The British government announced Monday, December 14 that it would begin discussions with the French energy giant EDF for the construction of a new nuclear power plant, Sizewell C, in Suffolk, on the east coast of England.
The public authorities do not exclude participating in the financing to allow this power station to emerge, according to a press release from the Department of Enterprise which unveils several measures to green the British economy. The government “assesses the possibilities for investing in at least one nuclear power plant” by the end of this legislature, or 2024, it is specified.
This project at Sizewell, evaluated according to the British press at 20 billion pounds (21.8 billion euros), could create thousands of jobs (25,000, EDF estimates) thanks to its construction as well as its operation. London specifies that the project will have to be financially balanced and obtain regulatory green lights, before a final investment decision is made.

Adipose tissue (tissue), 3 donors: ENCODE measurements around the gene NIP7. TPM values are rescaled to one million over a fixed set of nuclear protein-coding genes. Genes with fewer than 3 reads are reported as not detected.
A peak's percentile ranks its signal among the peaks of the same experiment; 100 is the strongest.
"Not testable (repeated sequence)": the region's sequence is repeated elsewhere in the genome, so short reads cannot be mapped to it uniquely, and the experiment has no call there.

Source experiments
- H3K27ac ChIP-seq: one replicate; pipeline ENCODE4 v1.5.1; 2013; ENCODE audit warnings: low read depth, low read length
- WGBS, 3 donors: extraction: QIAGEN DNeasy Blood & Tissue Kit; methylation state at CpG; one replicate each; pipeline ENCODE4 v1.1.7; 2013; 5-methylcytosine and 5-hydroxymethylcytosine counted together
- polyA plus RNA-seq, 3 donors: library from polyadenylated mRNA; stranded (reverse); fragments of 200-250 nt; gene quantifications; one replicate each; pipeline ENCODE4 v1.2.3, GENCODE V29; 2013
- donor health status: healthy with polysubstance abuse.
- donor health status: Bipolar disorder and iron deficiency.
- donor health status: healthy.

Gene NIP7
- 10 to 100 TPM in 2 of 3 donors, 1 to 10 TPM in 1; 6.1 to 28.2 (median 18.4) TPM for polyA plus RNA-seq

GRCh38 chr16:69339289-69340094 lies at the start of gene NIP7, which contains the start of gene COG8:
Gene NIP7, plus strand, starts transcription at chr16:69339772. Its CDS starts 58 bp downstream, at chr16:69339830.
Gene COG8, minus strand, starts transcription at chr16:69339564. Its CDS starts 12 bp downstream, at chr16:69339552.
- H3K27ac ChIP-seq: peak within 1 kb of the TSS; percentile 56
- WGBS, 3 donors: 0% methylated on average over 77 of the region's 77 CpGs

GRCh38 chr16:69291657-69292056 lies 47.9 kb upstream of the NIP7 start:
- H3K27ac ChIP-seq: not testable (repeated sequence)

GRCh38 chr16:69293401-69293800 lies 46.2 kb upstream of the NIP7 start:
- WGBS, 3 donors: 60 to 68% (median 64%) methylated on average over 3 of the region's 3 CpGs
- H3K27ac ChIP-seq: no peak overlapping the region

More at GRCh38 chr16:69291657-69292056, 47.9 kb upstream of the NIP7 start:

EDF announced in May that it had filed an application to build this new power plant, a file that was delayed due to the Covid-19 pandemic. With a total power of 3.2 GW, Sizewell C will be able to supply electricity to six million homes, the French group said at the time.
At the Sizewell site, there are two plants, Sizewell A, which opened in the 1960s and closed in 2006, and Sizewell B, which opened in 1995 and is still in operation.
The power station is designed as a quasi-replica of the one at Hinkley Point located in Somerset (south-west of England) and should be developed, like the latter, by EDF alongside the Chinese CGN. This should make it possible, according to EDF, to reduce the risks and costs for this new plant.
In its statement, the British government does not mention CGN, which should be a minority partner in the project, even as economic relations between London and Beijing have been strained since the decision to exclude Huawei from the 5G network in the country.